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Emerald Green Arborvitae

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Emerald Green Arborvitae (Thuja occidentalis ‘Smaragd’)The ubiquitous tall hedge evergreen always seen planted in rows, this is a narrow, upright accent evergreen, dense foliage held in vertical sprays remains bright green year round; hardy and adaptable, takes pruning well, protect from winter sun

Characteristics

Average Landscape Height:
12 feet
Average Landscape Width:
3 feet
Growth Rate:
slow
Genus:
Thuja
Species:
occidentalis
Cultivar:
Smaragd
Summer Foliage Color:
lawn green
Minimum Light:
partial shade
Maximum Light:
full sun
Minimum Moisture:
average
Maximum Moisture:
moist
Plant Form:
columnar
Canopy:
closed
Pruning:
only prune new growth
Pollution Tolerance:
medium
Other Species Names:
Eastern White Cedar
Branching:
multi-stemmed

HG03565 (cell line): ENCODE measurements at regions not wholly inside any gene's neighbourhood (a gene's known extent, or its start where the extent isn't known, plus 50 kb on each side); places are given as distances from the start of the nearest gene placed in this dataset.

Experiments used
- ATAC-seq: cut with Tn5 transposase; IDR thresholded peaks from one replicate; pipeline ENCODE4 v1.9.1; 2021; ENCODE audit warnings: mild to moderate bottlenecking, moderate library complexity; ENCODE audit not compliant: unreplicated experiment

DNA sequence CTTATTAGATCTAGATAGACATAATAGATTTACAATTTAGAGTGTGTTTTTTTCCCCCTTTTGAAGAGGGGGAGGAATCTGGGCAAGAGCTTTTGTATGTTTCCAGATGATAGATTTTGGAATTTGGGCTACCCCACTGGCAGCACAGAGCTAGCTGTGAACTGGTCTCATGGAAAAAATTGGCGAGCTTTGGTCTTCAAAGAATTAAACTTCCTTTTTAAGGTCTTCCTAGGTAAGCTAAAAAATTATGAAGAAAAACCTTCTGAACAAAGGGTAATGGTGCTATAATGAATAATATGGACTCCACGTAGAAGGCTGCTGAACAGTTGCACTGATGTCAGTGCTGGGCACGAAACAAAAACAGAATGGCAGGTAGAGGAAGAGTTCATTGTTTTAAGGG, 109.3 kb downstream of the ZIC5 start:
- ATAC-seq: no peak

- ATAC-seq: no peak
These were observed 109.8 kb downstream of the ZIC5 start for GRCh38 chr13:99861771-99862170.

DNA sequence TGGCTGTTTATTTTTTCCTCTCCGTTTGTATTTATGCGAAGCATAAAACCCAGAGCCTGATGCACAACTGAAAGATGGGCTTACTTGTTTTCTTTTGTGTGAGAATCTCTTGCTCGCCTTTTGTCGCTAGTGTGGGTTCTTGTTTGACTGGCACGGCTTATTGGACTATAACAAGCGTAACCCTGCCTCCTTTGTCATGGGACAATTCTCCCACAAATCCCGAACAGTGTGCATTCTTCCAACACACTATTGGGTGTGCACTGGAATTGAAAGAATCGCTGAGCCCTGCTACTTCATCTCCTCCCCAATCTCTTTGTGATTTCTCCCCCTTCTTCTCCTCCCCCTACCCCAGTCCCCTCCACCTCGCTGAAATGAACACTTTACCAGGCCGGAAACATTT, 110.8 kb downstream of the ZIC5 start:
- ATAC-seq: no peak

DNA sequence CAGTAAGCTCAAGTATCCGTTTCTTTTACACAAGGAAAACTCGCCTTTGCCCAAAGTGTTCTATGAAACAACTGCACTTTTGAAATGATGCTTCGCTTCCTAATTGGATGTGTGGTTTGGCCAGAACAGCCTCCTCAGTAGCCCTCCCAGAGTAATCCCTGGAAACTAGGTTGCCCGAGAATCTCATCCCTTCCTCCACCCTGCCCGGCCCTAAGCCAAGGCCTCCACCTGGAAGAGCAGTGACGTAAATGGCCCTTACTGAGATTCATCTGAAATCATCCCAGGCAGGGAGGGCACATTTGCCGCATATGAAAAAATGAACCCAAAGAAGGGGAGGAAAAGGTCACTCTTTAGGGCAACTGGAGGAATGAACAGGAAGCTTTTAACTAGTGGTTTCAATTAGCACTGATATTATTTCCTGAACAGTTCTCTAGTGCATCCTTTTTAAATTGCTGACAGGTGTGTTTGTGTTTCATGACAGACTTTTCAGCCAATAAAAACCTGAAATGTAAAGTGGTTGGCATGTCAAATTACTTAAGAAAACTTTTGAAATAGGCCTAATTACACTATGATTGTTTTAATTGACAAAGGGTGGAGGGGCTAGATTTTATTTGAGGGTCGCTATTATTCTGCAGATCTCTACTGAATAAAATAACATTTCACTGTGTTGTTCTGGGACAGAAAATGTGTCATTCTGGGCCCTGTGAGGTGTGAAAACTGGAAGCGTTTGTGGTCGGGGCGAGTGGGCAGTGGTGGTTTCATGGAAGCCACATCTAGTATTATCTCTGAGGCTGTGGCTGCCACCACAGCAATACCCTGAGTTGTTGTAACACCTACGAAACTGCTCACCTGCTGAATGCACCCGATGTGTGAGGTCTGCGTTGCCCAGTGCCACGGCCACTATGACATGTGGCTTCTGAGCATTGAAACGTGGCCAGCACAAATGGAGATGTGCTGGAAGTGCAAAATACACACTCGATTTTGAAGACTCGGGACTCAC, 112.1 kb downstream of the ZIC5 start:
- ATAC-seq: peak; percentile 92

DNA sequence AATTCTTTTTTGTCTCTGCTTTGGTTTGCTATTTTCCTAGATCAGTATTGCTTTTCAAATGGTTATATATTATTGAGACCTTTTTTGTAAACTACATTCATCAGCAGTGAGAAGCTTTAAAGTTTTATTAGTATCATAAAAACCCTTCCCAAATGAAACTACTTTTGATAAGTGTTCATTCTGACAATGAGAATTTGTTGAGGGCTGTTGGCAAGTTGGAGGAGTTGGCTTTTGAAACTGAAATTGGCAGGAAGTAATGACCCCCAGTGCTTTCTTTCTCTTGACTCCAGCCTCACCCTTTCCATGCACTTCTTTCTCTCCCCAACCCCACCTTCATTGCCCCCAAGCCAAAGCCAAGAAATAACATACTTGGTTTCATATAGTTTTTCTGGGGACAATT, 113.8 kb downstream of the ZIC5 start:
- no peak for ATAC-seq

Evergreen:
1
Density:
dense

Ornamental Features

Emerald Green Arborvitae is a dwarf conifer which is primarily valued in the landscape or garden for its rigidly columnar form. It has emerald green evergreen foliage. The scale-like sprays of foliage remain emerald green throughout the winter.

Landscape Attributes

Emerald Green Arborvitae is a dense multi-stemmed evergreen shrub with a narrowly upright and columnar growth habit. Its relatively fine texture sets it apart from other landscape plants with less refined foliage.

Planting & Growing

Emerald Green Arborvitae will grow to be about 12 feet tall at maturity, with a spread of 3 feet. It tends to fill out right to the ground and therefore doesn't necessarily require facer plants in front, and is suitable for planting under power lines. It grows at a slow rate, and under ideal conditions can be expected to live for approximately 30 years.

This shrub does best in full sun to partial shade. It prefers to grow in average to moist conditions, and shouldn't be allowed to dry out. It is not particular as to soil type or pH. It is somewhat tolerant of urban pollution, and will benefit from being planted in a relatively sheltered location. Consider applying a thick mulch around the root zone in winter to protect it in exposed locations or colder microclimates. This is a selection of a native North American species.

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